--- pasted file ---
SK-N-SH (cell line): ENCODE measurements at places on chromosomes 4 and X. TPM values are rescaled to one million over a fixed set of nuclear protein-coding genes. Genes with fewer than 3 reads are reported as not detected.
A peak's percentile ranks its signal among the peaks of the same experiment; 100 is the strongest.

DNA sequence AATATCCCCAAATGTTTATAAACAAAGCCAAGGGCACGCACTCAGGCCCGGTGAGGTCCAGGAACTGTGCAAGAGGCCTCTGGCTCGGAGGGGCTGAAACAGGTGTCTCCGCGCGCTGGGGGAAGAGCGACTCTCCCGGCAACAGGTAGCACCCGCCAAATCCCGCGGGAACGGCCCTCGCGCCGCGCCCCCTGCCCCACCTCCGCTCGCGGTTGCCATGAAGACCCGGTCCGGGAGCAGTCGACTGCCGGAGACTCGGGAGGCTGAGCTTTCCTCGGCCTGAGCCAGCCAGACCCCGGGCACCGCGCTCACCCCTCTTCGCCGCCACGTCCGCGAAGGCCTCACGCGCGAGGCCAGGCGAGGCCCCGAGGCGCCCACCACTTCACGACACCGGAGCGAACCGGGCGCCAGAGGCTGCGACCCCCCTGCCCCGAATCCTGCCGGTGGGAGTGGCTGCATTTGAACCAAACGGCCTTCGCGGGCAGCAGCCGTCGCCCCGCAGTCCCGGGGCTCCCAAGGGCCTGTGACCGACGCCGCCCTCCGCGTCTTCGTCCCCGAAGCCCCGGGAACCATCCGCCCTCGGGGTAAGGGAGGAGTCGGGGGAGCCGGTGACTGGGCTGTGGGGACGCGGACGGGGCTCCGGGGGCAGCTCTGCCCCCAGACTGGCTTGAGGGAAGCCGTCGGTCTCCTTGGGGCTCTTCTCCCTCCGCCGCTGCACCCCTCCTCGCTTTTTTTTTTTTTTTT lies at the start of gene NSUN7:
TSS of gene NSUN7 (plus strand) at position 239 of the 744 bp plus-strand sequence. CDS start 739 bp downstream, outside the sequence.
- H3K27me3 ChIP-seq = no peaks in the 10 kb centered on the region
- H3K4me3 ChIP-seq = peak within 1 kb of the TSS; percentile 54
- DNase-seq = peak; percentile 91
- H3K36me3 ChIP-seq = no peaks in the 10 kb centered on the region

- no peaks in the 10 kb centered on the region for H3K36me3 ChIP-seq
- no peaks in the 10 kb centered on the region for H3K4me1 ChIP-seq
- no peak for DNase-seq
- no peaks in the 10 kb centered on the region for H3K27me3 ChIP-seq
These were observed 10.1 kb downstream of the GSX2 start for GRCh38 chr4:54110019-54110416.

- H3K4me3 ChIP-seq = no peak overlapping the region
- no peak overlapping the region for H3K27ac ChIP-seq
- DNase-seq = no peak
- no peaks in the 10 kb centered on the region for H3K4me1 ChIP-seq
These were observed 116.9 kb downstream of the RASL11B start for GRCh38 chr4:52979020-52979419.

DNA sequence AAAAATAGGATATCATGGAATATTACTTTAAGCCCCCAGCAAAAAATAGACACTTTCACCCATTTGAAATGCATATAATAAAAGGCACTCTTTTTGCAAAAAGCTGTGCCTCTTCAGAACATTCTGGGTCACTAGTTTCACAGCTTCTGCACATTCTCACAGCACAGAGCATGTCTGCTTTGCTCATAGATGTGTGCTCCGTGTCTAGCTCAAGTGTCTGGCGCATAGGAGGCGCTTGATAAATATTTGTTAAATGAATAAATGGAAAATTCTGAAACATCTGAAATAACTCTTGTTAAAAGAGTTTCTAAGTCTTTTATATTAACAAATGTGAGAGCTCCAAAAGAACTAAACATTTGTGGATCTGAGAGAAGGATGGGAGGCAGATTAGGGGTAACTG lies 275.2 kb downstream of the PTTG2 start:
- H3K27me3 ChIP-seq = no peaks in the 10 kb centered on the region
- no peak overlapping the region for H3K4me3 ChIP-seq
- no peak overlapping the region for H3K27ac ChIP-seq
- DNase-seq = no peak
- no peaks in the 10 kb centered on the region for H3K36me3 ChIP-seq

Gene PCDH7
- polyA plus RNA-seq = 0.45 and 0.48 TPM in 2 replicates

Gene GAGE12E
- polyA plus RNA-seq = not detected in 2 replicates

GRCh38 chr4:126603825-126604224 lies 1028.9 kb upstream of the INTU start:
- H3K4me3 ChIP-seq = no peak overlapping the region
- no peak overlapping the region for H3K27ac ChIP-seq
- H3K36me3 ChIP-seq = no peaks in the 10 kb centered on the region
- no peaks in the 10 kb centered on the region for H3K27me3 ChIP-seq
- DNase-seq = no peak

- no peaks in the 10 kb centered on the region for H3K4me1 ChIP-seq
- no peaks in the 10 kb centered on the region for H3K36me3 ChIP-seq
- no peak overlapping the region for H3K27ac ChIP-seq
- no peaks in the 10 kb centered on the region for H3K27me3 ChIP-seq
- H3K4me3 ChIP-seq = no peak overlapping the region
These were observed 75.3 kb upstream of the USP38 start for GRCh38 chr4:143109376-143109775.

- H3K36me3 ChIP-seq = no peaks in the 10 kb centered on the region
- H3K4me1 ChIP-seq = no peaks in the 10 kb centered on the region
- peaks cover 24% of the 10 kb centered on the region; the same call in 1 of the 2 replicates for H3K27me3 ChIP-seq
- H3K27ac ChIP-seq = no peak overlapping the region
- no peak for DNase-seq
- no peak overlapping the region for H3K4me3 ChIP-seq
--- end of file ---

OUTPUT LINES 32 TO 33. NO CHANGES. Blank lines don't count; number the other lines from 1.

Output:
- H3K36me3 ChIP-seq = no peaks in the 10 kb centered on the region
- no peaks in the 10 kb centered on the region for H3K27me3 ChIP-seq